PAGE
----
If you’re one of the truly fortunate gents who owns a convertible and lives in Florida or SoCal, you can cruise year-round while your snowed-in friends send seething text messages of envy. And if you’re the (still pretty fortunate) cooler-clime convertible owner shooting off those angry texts? Well, you’re fast running out of time to enjoy the benefits of your soft (or retractable hard top) steed. But if you prep properly, you can still squeeze in a few more chilly weekends. We’ve got all the gear you need to keep warm(ish) and stylish as you top-down drive to your heart’s content.
When it comes to flying, passengers seem to enjoy reflecting on the so-called “golden age of aviation” which, as far as we can tell, just means any time before present day. On any cross-country flight you’ll hear fliers reminisce on days of lax security standards as they’re digitally cavity searched or on the lost glamour of air travel as they’re entombed between the impressive combined girth of 17A and 17C. And it’s true. Flying today sucks. Even first class today sucks. Where’s the $1,000 value in a couple extra inches of legroom and three ounces of booze? Jet Blue tends to agree. The New York-based carrier just introduced an impressive new trans-continental service featuring their totally revamped take on first class: Mint.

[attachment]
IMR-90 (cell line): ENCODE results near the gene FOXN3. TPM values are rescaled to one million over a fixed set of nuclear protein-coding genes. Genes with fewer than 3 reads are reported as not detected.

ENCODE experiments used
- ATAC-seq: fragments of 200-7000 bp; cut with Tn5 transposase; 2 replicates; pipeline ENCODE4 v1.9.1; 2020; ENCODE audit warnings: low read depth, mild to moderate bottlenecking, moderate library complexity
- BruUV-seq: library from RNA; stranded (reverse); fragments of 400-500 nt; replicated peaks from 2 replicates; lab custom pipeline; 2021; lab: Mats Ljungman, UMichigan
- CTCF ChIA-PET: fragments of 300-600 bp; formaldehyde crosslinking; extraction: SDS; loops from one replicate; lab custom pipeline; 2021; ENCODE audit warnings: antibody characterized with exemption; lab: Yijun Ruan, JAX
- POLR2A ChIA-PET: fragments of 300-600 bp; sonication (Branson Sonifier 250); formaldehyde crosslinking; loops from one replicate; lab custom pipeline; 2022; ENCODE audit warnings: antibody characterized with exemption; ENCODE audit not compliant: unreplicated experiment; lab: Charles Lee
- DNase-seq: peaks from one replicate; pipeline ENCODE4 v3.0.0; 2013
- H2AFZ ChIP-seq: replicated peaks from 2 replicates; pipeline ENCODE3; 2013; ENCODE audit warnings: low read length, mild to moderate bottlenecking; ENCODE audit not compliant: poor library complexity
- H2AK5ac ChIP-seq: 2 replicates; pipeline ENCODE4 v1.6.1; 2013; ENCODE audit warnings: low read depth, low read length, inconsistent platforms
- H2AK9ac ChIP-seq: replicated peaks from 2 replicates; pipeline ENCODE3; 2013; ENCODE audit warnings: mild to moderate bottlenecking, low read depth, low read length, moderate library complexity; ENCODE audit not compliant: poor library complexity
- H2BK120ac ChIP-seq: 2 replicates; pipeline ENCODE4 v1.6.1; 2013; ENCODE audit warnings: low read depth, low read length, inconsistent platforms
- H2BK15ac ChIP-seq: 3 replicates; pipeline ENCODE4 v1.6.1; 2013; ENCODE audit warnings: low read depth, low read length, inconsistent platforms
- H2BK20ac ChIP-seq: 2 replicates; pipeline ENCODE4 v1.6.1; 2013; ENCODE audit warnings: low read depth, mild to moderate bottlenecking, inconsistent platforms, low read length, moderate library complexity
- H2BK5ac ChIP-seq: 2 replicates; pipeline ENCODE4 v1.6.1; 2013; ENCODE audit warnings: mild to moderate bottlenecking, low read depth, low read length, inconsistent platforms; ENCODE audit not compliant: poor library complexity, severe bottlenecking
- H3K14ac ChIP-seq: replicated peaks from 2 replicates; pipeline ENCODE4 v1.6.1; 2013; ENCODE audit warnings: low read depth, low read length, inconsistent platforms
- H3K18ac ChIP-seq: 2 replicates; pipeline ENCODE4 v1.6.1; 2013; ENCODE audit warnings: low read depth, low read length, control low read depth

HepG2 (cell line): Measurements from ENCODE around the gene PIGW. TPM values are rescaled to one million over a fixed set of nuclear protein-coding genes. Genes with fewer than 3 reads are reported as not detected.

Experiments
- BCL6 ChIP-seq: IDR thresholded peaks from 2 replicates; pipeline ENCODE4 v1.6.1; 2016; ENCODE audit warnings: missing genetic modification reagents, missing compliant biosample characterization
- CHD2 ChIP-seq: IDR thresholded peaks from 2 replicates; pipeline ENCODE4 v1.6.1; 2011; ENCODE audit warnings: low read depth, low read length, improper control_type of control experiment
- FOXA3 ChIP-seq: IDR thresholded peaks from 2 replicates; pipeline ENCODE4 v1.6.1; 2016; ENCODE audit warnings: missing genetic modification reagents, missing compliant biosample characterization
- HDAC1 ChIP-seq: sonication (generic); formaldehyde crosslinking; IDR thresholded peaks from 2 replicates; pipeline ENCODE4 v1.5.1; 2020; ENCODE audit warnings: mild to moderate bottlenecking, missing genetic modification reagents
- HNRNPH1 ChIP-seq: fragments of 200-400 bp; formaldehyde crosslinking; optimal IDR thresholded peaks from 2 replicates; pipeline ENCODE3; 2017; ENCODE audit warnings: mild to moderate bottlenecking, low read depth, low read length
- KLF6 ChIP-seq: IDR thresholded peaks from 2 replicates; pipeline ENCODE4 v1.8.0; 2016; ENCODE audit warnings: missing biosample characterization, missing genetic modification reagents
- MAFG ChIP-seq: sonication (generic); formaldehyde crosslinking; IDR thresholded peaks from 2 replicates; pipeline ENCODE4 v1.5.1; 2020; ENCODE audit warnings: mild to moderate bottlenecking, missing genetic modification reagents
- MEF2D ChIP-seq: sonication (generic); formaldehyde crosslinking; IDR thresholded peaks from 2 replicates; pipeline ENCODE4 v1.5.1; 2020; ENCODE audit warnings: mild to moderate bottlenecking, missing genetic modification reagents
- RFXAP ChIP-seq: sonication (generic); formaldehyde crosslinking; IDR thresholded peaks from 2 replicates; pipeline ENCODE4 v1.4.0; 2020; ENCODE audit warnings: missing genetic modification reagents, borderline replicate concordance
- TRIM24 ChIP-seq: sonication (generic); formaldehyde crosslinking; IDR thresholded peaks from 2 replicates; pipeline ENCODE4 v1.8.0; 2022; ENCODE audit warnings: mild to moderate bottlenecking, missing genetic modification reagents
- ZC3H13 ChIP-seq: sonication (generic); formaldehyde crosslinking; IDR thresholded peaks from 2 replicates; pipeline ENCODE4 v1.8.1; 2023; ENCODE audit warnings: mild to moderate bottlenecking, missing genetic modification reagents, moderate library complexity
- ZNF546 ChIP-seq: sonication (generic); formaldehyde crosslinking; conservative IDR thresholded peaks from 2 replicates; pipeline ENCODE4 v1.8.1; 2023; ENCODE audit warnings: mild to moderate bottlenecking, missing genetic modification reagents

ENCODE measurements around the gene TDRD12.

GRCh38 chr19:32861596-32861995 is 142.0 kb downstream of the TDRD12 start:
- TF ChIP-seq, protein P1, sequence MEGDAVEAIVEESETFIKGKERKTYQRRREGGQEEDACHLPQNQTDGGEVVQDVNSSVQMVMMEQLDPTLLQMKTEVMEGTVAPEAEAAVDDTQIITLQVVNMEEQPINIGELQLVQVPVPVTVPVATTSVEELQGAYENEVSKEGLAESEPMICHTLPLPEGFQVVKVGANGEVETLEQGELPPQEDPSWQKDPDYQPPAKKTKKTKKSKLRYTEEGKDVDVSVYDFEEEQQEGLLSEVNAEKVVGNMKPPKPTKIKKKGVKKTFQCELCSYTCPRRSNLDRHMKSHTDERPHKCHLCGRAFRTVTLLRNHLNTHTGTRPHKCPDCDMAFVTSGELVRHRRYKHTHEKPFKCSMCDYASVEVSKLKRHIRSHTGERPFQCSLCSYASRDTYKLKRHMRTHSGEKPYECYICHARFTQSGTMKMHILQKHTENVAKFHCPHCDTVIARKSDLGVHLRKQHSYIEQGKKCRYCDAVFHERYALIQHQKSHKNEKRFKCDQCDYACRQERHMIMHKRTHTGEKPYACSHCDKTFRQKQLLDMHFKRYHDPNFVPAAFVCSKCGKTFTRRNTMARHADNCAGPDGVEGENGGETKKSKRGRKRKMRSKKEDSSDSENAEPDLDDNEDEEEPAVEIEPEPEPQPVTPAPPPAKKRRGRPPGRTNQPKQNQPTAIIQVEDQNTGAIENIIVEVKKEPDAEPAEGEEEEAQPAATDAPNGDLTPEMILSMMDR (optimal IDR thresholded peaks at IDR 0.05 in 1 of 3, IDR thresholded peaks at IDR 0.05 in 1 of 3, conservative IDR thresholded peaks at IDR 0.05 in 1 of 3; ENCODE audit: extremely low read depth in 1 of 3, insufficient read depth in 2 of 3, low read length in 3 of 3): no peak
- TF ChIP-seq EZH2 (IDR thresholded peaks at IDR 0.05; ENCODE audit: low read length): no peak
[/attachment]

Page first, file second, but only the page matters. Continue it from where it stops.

The next generation
You expect sports cars to be fast but lacking in capacity and oftentimes creature comforts. You expect SUVs to be capable on rough terrain but lacking in performance, comfort and style. There are very few vehicles out there that can change your expectations about a specific type of car, and that’s why the all new Land Rover Range Rover is so special ($83,545). Land Rover’s flagship raises the bar on what a luxury SUV can and should possess — eye-catching design, impressive off-road prowess, a luxurious and refined environment, and uncompromised on-road performance — without losing the iconic Range Rover silhouette and brand identity.